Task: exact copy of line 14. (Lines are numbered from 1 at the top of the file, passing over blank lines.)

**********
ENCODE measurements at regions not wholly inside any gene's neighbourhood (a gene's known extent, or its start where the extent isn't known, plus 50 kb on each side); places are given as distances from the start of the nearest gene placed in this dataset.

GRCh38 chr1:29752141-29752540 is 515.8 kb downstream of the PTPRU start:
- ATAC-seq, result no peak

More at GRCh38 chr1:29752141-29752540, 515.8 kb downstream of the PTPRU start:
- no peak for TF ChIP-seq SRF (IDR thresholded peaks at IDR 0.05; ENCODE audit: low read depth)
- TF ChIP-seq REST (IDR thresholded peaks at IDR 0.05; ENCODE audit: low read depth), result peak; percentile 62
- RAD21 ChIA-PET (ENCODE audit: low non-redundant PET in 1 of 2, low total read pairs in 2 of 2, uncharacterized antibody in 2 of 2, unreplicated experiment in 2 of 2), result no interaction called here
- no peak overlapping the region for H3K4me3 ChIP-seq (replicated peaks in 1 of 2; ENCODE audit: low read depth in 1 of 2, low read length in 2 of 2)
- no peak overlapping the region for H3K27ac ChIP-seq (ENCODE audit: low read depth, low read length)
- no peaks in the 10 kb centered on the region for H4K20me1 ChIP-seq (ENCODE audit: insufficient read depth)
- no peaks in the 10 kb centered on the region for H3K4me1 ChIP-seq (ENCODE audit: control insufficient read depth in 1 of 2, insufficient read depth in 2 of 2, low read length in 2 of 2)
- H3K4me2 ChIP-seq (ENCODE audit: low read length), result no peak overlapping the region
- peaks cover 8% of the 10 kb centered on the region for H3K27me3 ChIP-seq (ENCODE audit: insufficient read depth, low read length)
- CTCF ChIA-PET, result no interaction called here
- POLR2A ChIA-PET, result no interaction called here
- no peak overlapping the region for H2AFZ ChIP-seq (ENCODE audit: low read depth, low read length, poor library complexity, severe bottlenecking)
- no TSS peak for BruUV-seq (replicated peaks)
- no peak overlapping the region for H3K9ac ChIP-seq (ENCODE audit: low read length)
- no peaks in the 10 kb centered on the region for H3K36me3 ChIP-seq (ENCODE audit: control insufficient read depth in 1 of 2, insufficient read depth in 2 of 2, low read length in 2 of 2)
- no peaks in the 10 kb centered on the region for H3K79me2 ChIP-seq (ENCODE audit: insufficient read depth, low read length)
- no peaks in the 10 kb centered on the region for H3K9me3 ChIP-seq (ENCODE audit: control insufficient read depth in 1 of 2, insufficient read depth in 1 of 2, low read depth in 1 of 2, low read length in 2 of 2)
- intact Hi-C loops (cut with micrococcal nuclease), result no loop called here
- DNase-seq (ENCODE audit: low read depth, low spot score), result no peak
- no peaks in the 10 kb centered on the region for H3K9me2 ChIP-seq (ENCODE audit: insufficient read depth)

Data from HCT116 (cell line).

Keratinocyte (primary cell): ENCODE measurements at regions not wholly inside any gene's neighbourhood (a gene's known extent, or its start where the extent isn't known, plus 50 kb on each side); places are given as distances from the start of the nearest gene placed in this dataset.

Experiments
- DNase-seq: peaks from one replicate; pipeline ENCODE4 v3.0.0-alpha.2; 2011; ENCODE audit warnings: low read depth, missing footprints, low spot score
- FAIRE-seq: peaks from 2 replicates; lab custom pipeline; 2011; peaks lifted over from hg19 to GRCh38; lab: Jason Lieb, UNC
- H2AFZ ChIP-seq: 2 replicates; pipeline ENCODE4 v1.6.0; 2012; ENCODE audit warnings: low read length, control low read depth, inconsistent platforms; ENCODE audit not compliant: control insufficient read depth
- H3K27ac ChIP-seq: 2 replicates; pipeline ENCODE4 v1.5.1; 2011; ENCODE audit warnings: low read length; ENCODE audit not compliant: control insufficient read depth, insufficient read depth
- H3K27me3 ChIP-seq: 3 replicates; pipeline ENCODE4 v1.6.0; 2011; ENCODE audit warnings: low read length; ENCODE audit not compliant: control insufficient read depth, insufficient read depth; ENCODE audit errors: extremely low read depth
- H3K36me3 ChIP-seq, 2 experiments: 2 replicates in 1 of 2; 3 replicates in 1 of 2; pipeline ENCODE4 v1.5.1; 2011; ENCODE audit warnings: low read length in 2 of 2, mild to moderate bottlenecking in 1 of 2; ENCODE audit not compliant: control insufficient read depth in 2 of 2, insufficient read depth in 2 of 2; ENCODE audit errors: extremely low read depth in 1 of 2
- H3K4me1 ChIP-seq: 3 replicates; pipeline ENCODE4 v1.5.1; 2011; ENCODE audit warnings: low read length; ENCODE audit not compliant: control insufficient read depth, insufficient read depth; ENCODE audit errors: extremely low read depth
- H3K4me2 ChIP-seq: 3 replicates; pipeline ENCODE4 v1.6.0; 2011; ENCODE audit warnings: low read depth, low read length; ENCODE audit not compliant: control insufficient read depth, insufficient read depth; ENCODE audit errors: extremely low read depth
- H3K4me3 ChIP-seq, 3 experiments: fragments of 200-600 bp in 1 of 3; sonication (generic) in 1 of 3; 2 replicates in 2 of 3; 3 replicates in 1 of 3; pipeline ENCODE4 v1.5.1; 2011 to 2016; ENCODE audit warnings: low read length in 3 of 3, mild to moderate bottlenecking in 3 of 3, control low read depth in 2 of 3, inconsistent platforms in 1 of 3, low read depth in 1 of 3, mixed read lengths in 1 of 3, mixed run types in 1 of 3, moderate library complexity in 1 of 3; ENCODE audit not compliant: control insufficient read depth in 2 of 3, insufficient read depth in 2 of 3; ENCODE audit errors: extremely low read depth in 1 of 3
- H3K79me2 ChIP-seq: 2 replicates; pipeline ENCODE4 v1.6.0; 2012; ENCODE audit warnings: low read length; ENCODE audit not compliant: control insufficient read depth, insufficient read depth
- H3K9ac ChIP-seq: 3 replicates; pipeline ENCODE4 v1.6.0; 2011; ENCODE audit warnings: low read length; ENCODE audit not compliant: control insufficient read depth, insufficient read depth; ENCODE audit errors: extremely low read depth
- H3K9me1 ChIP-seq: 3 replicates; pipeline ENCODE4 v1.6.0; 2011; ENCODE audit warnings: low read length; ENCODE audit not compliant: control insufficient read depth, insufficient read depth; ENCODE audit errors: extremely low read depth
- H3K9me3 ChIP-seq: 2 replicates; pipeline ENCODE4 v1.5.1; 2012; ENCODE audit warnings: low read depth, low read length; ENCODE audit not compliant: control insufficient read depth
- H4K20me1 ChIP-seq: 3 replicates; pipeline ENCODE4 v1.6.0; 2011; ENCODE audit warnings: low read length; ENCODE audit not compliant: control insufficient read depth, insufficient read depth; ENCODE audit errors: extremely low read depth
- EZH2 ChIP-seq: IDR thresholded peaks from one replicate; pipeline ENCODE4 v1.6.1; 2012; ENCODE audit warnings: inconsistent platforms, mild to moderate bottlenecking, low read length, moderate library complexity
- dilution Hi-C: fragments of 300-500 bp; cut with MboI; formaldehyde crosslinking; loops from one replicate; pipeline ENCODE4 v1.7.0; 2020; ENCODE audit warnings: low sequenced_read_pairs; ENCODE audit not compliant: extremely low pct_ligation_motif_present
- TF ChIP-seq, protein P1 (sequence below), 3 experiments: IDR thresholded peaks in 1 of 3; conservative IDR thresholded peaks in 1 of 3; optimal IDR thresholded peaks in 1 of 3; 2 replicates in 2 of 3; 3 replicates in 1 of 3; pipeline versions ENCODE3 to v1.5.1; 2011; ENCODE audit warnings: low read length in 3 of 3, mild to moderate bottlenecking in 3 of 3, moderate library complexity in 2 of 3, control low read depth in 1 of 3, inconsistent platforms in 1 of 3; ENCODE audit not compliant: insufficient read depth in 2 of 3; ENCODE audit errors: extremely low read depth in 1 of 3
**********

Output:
- CTCF ChIA-PET, result no interaction called here